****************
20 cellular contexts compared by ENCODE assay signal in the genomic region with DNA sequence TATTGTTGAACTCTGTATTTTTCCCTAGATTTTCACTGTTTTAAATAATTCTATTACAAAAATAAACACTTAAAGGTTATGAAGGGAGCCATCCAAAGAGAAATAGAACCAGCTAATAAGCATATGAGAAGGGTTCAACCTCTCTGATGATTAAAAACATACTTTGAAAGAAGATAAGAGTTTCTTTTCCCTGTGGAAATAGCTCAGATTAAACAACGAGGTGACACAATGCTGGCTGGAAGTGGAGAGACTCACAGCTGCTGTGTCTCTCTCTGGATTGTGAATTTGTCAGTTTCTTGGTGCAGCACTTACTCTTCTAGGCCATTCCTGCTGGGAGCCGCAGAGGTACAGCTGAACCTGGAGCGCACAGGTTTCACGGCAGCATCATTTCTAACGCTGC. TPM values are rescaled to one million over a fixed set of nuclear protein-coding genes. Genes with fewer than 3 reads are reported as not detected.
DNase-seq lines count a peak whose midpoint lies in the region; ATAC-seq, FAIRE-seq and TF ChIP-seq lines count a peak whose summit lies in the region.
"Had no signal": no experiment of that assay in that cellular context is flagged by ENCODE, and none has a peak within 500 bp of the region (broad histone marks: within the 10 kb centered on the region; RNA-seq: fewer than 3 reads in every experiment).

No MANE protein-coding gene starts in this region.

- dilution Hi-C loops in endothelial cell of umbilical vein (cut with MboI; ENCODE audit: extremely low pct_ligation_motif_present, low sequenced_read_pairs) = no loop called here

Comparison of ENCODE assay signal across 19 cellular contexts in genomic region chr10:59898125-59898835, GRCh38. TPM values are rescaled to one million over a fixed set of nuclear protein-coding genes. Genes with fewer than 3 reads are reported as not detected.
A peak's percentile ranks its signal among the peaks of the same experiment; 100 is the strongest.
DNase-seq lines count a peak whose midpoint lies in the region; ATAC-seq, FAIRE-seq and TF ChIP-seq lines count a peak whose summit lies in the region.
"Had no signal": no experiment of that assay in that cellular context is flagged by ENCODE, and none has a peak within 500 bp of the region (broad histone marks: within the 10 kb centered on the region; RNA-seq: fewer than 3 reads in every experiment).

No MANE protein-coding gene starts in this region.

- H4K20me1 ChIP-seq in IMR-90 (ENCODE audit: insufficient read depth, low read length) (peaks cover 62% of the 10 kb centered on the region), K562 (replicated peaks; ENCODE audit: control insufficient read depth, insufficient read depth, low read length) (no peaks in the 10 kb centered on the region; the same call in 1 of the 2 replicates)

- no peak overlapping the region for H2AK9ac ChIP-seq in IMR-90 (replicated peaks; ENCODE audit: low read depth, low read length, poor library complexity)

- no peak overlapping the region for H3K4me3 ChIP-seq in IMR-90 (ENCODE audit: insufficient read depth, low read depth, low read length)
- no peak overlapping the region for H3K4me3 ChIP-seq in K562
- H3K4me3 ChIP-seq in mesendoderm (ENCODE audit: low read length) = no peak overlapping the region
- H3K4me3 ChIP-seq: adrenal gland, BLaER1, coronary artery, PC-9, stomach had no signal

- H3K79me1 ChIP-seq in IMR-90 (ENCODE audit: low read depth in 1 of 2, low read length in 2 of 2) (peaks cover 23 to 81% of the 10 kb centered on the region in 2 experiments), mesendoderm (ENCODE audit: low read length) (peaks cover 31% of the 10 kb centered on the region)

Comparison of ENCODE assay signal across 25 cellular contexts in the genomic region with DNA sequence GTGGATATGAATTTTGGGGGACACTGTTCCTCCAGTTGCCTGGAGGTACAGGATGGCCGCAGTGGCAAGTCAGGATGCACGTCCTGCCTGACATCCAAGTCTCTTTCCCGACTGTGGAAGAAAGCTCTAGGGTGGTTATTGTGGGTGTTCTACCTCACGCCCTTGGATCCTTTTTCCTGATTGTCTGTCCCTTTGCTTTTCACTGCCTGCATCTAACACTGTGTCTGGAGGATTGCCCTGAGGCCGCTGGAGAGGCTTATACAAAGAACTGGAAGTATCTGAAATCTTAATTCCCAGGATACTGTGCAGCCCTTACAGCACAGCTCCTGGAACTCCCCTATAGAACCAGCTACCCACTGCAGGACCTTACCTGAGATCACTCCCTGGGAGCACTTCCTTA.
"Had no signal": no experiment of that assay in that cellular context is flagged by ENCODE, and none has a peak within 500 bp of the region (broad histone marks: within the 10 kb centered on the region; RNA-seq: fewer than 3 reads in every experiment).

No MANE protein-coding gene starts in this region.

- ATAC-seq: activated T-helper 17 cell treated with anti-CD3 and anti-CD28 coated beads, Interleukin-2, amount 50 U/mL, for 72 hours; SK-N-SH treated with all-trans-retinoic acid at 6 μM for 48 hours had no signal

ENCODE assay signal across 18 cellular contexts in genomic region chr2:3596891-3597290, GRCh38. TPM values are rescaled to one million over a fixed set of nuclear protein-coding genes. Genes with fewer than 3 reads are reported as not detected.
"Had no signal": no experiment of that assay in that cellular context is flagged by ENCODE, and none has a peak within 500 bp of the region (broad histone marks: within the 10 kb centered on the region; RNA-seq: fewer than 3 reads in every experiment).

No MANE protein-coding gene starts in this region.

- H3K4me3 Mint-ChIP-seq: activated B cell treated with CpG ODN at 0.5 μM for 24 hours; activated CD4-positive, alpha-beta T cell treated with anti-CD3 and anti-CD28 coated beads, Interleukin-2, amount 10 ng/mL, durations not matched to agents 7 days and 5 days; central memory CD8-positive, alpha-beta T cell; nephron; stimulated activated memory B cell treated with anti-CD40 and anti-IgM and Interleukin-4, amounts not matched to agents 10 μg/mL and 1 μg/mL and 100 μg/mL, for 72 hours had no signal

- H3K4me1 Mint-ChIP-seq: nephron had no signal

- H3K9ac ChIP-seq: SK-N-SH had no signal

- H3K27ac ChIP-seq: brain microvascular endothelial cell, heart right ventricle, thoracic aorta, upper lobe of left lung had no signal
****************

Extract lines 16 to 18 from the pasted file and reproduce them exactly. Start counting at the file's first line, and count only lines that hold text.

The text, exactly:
- H3K4me3 ChIP-seq: adrenal gland, BLaER1, coronary artery, PC-9, stomach had no signal

- H3K79me1 ChIP-seq in IMR-90 (ENCODE audit: low read depth in 1 of 2, low read length in 2 of 2) (peaks cover 23 to 81% of the 10 kb centered on the region in 2 experiments), mesendoderm (ENCODE audit: low read length) (peaks cover 31% of the 10 kb centered on the region)

Comparison of ENCODE assay signal across 25 cellular contexts in the genomic region with DNA sequence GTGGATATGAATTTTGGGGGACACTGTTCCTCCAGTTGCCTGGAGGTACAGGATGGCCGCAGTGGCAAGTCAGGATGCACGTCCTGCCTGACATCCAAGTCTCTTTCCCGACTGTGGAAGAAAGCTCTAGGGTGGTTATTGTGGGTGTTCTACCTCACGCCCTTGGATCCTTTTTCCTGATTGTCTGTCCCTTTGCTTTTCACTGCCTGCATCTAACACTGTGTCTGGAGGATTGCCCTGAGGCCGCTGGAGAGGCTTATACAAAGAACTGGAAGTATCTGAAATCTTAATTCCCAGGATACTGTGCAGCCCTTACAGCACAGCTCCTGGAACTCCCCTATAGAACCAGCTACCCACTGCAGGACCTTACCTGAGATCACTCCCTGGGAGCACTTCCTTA.